Monday, January 14, 2008

Still more on Ochre / Ocher usage in the Northeast

As most of you know - we have been trying to get all of the information that we can possibly get concerning the usage of red ochre ( ocher ) in the Northeast. See the previous posts below:

  1. Red Ocher usage in the Northeast (11/27/2007)
  2. More on Red Ocher (12/15/2007)
Since then I have had a couple of responses that I think are very informative and that I wanted to share the information with all of you:

I was contacted by Martha Otto of the Ohio with the following tip:

Dear Ms. Twigg:

Your inquiry about the use of red and yellow ocher by American Indians in the Northeast found its way to me. The first thing that comes to mind is the so-called Red Paint people, a Late Archaic period society in Maine . One person who has done considerable research in this area is Dr. William Fitzhugh at the Smithsonian (fitzhugh@si.edu). You can see a resume of his research at http://www.mnh.si.edu/arctic/html/about_fitzhugh.html.

Martha Otto
Martha Potter Otto
Senior Curator of Archaeology
Ohio Historical Society
1982 Velma Avenue
Columbus, OH 43211
614/297-2641

When I contacted Dr. William Fitzhugh at the Smithsonian as suggested, he gave me the following comments:

"There's a long-standing tradition of the use of red ocher in ceremonial contexts in northeastern Indian cultures, especially the earliest cultures. In the far northeast it's used especially in Maritime Archaic graves, ca. 7500-3500 BP, but is also very common in their living sites as well, where it appears to have been used as a grinding medium in producing ground slate tools. In the raw state it can be yellow (produced from limonite) which if fired hot enough turns red. The other source is hematite, also red with fire. I've never seen yellow limonite used in sites; it's always bright red. But perhaps under certain conditions the oxidized red state might be reduced to the yellow limonite version.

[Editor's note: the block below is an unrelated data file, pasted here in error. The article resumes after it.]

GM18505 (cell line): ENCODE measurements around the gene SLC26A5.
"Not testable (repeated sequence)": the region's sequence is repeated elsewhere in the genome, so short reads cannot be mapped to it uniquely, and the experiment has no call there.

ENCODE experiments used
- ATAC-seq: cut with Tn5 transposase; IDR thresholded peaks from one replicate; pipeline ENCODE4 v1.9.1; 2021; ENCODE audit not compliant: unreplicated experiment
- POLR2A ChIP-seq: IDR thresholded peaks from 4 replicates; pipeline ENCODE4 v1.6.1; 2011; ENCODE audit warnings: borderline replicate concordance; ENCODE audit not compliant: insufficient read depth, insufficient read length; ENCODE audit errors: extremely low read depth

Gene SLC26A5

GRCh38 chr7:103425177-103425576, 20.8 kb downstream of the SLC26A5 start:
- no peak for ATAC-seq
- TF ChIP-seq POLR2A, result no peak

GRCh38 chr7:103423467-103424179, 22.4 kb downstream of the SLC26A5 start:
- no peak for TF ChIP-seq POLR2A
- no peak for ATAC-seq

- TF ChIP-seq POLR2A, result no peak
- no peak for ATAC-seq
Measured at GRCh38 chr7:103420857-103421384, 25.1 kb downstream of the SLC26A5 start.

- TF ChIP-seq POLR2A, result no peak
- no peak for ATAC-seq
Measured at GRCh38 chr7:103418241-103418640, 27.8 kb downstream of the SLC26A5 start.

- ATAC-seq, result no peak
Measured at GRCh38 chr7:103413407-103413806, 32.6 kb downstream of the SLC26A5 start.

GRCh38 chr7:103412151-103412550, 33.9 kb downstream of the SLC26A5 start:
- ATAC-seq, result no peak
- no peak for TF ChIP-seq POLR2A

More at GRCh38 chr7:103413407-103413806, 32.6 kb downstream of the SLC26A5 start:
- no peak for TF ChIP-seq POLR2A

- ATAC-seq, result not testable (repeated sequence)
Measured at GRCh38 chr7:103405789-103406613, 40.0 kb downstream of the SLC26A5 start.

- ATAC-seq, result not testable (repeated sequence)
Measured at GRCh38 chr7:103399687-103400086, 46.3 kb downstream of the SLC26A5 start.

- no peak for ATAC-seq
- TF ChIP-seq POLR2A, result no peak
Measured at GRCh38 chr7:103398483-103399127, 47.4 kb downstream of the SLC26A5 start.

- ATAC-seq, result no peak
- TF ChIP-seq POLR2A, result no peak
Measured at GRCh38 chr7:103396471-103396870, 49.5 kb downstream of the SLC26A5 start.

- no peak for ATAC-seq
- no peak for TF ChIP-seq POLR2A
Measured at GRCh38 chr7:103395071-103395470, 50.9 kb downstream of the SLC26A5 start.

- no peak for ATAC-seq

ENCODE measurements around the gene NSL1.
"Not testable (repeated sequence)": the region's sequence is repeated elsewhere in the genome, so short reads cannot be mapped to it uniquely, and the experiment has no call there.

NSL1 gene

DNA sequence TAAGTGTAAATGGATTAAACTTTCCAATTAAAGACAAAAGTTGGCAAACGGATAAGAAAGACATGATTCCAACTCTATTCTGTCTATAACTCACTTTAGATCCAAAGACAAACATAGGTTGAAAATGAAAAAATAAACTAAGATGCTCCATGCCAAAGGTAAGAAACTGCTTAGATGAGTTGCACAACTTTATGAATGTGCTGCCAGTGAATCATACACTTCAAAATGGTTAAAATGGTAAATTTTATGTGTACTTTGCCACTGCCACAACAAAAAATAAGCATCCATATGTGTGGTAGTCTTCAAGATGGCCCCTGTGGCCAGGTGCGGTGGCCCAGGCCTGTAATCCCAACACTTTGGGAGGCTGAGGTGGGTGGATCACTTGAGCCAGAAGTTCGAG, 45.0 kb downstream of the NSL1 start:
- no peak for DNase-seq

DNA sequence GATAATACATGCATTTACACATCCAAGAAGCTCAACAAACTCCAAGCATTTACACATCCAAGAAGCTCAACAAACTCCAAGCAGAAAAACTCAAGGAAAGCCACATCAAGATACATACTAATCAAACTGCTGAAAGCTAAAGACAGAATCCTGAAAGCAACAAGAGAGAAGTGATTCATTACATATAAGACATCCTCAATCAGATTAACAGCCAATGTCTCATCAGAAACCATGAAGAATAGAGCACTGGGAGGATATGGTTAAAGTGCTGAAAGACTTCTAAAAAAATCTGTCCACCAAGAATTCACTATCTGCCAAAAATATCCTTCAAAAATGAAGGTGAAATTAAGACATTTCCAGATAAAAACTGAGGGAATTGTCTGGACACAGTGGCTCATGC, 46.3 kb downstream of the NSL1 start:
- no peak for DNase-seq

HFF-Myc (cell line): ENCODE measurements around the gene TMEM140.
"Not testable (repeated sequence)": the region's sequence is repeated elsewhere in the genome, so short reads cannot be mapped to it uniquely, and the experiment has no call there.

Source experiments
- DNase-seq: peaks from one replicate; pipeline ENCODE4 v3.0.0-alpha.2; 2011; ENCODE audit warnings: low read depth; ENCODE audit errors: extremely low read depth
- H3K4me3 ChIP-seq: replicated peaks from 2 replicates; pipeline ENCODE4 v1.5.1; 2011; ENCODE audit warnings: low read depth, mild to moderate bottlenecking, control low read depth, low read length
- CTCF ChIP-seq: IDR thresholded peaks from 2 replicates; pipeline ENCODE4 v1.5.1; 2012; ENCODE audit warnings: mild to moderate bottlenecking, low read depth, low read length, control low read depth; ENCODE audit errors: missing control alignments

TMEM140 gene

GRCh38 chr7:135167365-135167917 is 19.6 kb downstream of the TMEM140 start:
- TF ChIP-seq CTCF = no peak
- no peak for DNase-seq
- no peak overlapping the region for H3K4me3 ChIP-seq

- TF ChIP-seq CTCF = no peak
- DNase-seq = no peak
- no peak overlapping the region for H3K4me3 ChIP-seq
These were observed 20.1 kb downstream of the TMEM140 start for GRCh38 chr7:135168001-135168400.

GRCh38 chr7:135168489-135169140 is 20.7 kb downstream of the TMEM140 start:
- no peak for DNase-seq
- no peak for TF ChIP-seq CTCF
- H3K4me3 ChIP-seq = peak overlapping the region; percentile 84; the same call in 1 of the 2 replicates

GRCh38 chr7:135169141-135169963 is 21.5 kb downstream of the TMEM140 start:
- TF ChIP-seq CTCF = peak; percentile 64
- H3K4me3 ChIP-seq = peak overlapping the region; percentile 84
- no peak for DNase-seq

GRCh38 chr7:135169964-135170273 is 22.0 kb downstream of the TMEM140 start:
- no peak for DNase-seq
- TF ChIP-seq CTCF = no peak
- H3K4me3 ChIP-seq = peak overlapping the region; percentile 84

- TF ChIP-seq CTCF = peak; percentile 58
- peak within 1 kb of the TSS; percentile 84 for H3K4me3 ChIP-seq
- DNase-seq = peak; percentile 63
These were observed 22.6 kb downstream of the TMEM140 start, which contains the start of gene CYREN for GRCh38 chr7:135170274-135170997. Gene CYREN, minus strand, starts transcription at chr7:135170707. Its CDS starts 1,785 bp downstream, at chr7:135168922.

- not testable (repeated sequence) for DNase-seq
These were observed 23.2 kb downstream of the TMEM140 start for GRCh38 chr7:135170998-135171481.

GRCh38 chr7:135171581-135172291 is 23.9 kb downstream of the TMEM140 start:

The northern cultures are all 'archaic' hunting cultures and have no ceramics. Red ocher is spread all over the graves -- the bones and the tool deposits. You should look at James A. Tuck's "Ancient People of Port aux Choix" for a good picture of how this works in the north. And in the living sites, it's found around fireplaces and in patches elsewhere." ~ Dr. William Fitzhugh

However, this again does not fit what was found in the burials at the Englebert site in Nichols, NY nor the Murray site in Athens, PA described here because the red and yellow ocher were found in conjunction with the pottery...

I also received this comment from Lucianne Lavin, Ph.D., Director of Research & Collections Institute for American Indian Studies, Washington, CT:

"The early-mid-20th century collector Edward Rogers had in his collection a cake of red ochre (powdered, then formed into a small brick-like cake) and powdered red ochre. Much of his collection is housed at the Institute for American Indian Studies in Washington, CT. All were recovered from Gulf of Maine Late Archaic sites (i.e., the Red Paint culture), except a small vial containing soil mixed with red ochre grains from Cayuga, NY (no other information was given for the latter).

The cake of red ochre was partially chipped (powder present in box with cake), and came from Ellsworth , ME.

One small jar of finely ground paint powder, light to medium red-brown derived from Stevens' Cemetery site in North Warren , ME.

We have small cobbles identified as yellow ochre from the Lovers Leap camp site in New Milford, CT.

Also, Dr. John Pfeiffer found red ochre powder associated with Late Archaic Laurentian and Terminal Archaic Broad Spear cremation burials and grave goods at the Bliss and Griffin sites in Old Lyme. Pfeiffer discusses other Terminal Archaic Broad Spear cremation burial sites in CT that also contained red ochre -- see his articles in the Archaeological Society of CT Bulletin (1984), Man in the Northeast (1980), and Experiments and Observations on the Terminal Archaic of the Middle Atlantic Region (1990, edited by Roger Moeller).

The little evidence we have for its use prehistorically appears to be mortuary. I assume that indigenous peoples used it as a pigment for red coloring in a variety of objects, as well as body paint. But given the acidic soils in the Northeast I doubt if much evidence for this would have survived." ~Lucianne Lavin, Ph.D.

Lucianne Lavin, Ph.D.
Director of Research & Collections
Institute for American Indian Studies
38 Curtis Road
Washington, CT 06793
(860) 868-0518
FAX (860) 868-1649

Thanks to all that have added helpful information to this conversation! I think it is worth continuing, and hope that we can get more responses concerning this usage for all of us to share here and to see the broad uses it had since archaic times.

Please help me spread the word about this request for information.

Please send me your comments at dtwigg@sracenter.org, or use the "Post a Comment" link at the bottom of this post or click here. If you wish to remain anonymous, please let me know!

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